Murderabilia: When Does a Fascination With Crime Go Too Far?

US News

John Schwenk's computer room at home is covered in a quilt-like pattern of serial killer artwork. Some drawings depict ghoulish skulls, others portray nature and animals.

Schwenk, 46, cares deeply about the quality of the artwork he has been collecting during the past eight years.

"Every [artist] has a different style," he says. "The art is an expression of the person and who they really are ... It amazes me that so many of these people have a real art talent and could have made something of themselves if they hadn't committed the crimes they did."

Schwenk is among what experts estimate to be thousands of collectors of "murderabilia," or items linked to crimes and criminals. Objects collected can vary from cars and houses to clothing and weapons, from letters and drawings to crafts and killers' strands of hair.

"In my eyes my hobby is no different than collecting salt and pepper shakers, coins, stamps or even mortuary items," Schwenk says. "In many people's eyes it is a taboo, but in reality these items are a part of our history, things that have happened throughout the years and will never be forgotten." He has received some artwork from his correspondence with murderers, but he buys most of it online from a third-party vendor.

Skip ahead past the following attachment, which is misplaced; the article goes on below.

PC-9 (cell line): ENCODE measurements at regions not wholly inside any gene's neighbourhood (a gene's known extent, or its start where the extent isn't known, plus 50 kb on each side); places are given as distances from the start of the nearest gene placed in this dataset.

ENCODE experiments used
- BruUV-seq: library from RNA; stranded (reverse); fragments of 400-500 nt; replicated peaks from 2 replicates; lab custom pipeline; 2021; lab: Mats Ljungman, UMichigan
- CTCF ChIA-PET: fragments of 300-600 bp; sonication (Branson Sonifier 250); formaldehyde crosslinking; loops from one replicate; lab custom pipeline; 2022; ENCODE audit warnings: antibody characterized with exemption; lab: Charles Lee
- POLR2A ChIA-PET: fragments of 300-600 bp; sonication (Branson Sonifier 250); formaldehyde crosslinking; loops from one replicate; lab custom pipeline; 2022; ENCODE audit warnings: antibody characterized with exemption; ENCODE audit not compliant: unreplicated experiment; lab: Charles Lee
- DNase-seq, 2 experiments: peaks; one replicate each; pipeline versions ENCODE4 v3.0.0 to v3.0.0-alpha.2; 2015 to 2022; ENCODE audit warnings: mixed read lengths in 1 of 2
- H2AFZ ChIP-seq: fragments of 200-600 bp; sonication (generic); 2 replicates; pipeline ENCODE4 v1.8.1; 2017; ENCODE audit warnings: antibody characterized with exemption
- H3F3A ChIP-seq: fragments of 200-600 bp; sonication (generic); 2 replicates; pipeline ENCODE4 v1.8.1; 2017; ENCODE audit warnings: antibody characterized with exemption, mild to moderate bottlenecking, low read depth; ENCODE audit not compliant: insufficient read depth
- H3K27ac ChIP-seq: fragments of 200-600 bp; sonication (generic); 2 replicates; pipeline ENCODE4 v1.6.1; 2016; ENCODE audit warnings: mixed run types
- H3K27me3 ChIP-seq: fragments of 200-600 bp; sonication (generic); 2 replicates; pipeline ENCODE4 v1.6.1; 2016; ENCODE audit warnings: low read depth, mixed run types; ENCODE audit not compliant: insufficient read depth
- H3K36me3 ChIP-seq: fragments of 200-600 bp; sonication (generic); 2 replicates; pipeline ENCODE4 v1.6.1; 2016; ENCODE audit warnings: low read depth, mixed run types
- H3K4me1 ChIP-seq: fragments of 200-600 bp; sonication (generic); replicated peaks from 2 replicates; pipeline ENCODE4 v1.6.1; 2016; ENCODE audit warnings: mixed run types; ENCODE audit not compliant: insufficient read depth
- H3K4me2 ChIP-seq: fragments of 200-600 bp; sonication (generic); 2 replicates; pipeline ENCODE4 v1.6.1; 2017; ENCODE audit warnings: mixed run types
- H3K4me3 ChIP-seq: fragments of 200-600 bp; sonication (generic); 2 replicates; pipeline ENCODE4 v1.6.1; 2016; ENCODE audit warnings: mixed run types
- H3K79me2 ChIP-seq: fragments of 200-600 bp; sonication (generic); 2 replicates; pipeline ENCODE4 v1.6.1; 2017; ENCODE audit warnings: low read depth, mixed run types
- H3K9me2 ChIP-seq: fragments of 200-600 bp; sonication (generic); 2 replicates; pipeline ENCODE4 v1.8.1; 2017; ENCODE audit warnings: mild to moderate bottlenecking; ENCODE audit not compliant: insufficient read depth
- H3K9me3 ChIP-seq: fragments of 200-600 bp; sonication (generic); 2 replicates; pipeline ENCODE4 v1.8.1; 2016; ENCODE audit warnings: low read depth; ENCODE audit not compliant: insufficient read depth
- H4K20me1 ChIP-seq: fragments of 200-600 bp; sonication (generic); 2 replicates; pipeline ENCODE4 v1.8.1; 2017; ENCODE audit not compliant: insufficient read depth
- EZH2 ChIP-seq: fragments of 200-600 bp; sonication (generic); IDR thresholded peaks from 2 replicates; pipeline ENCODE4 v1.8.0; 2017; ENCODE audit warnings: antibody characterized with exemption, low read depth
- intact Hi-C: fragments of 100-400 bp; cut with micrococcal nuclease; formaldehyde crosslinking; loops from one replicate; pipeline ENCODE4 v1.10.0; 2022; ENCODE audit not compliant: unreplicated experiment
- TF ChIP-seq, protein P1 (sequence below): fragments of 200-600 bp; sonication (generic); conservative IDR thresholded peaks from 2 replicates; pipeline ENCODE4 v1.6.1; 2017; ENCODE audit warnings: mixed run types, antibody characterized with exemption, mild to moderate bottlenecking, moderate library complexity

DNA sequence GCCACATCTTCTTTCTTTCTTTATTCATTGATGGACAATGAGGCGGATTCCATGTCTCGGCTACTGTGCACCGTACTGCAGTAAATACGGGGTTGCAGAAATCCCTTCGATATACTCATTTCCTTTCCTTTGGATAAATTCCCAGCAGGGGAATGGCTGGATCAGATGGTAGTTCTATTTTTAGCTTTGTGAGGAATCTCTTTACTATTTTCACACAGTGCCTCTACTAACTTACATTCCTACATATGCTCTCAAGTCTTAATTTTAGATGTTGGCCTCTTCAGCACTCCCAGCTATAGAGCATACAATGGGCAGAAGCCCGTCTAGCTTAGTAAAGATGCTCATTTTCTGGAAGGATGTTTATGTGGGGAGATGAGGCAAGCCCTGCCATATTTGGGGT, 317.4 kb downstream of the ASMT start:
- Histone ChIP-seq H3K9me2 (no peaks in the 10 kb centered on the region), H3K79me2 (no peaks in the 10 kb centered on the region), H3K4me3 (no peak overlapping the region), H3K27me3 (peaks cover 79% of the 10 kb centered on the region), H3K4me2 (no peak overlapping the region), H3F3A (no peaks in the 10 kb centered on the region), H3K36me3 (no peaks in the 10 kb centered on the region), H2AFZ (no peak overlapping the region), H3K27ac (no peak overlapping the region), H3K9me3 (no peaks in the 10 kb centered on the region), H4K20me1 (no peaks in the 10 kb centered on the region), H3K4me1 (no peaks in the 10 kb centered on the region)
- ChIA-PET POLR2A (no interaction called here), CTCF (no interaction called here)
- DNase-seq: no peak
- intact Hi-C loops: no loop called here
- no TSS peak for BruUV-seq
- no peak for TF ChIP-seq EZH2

Victims' rights advocates are opposed to the open market of murderabilia. There are laws barring convicted felons from profiting from their crimes, but opponents say the transaction alone gives murderers notoriety they don't deserve. They also argue that the presence of a murderabilia market is gut-wrenching for victims' families, who should be the only ones to profit from the sales.

Meanwhile, defenders of murderabilia sales cite their right to free speech and say the transactions are no different from the sales of true-crime novels or documentaries. Underneath the debate lies a brazen reality: Crime sells. And the murderabilia market exists because humans are fascinated by serial killers.

The collector's testimony

Schwenk, who lives outside Philadelphia, is a true-crime aficionado. His collection is comprised of about 100 pieces of pencil and marker drawings, about 70 of which are not yet framed or hung. Other items he has collected include hair samples, clothing, a Christmas stocking and dentures.